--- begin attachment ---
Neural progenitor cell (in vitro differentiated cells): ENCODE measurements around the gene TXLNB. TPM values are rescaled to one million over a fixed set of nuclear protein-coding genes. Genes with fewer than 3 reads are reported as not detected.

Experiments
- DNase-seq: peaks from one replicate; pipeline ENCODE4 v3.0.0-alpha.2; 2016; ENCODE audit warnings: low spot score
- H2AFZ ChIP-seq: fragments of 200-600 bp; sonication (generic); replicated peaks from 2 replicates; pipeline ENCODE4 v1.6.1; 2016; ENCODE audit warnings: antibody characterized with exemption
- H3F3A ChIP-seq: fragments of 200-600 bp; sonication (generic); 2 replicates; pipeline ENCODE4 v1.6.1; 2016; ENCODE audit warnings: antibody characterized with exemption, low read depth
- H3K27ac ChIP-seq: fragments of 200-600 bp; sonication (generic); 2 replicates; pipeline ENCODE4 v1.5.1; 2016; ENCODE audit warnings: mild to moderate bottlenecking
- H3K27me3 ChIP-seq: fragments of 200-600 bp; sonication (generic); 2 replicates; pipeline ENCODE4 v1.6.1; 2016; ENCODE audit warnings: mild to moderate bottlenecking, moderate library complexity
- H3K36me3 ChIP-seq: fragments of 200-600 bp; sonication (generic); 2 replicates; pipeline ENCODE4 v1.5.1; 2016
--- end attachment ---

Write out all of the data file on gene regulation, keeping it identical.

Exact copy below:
Neural progenitor cell (in vitro differentiated cells): ENCODE measurements around the gene TXLNB. TPM values are rescaled to one million over a fixed set of nuclear protein-coding genes. Genes with fewer than 3 reads are reported as not detected.

Experiments
- DNase-seq: peaks from one replicate; pipeline ENCODE4 v3.0.0-alpha.2; 2016; ENCODE audit warnings: low spot score
- H2AFZ ChIP-seq: fragments of 200-600 bp; sonication (generic); replicated peaks from 2 replicates; pipeline ENCODE4 v1.6.1; 2016; ENCODE audit warnings: antibody characterized with exemption
- H3F3A ChIP-seq: fragments of 200-600 bp; sonication (generic); 2 replicates; pipeline ENCODE4 v1.6.1; 2016; ENCODE audit warnings: antibody characterized with exemption, low read depth
- H3K27ac ChIP-seq: fragments of 200-600 bp; sonication (generic); 2 replicates; pipeline ENCODE4 v1.5.1; 2016; ENCODE audit warnings: mild to moderate bottlenecking
- H3K27me3 ChIP-seq: fragments of 200-600 bp; sonication (generic); 2 replicates; pipeline ENCODE4 v1.6.1; 2016; ENCODE audit warnings: mild to moderate bottlenecking, moderate library complexity
- H3K36me3 ChIP-seq: fragments of 200-600 bp; sonication (generic); 2 replicates; pipeline ENCODE4 v1.5.1; 2016